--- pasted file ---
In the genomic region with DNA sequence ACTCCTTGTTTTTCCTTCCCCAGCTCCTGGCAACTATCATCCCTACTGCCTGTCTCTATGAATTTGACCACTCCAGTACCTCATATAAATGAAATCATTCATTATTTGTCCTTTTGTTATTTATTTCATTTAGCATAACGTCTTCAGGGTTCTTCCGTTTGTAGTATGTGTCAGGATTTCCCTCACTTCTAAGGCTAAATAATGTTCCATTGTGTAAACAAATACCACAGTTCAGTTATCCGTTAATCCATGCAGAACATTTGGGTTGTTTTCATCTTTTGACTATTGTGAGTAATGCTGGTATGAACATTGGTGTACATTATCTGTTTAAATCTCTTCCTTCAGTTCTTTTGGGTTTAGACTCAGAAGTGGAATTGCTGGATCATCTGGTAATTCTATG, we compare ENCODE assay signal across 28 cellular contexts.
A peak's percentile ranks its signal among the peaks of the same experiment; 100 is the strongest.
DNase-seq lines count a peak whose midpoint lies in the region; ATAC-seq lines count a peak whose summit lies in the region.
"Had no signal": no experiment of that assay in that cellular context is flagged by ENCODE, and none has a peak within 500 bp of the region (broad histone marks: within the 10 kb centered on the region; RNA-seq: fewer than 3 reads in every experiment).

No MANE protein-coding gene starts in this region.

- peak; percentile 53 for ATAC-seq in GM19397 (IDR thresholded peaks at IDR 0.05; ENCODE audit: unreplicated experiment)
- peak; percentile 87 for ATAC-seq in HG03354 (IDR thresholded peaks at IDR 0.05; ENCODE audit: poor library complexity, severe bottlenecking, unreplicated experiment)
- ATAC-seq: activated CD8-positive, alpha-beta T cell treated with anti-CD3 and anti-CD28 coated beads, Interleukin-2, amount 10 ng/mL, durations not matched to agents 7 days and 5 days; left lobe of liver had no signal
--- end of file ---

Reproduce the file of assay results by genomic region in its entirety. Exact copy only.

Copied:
In the genomic region with DNA sequence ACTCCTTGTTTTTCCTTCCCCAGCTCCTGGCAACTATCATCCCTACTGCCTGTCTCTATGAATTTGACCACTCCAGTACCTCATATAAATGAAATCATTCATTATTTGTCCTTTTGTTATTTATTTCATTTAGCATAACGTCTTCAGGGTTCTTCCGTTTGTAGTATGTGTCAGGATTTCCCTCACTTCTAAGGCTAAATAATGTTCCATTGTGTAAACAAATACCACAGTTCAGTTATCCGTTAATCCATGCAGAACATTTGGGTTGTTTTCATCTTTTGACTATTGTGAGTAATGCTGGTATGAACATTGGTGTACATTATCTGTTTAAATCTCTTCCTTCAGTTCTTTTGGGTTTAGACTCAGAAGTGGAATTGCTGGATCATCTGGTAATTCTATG, we compare ENCODE assay signal across 28 cellular contexts.
A peak's percentile ranks its signal among the peaks of the same experiment; 100 is the strongest.
DNase-seq lines count a peak whose midpoint lies in the region; ATAC-seq lines count a peak whose summit lies in the region.
"Had no signal": no experiment of that assay in that cellular context is flagged by ENCODE, and none has a peak within 500 bp of the region (broad histone marks: within the 10 kb centered on the region; RNA-seq: fewer than 3 reads in every experiment).

No MANE protein-coding gene starts in this region.

- peak; percentile 53 for ATAC-seq in GM19397 (IDR thresholded peaks at IDR 0.05; ENCODE audit: unreplicated experiment)
- peak; percentile 87 for ATAC-seq in HG03354 (IDR thresholded peaks at IDR 0.05; ENCODE audit: poor library complexity, severe bottlenecking, unreplicated experiment)
- ATAC-seq: activated CD8-positive, alpha-beta T cell treated with anti-CD3 and anti-CD28 coated beads, Interleukin-2, amount 10 ng/mL, durations not matched to agents 7 days and 5 days; left lobe of liver had no signal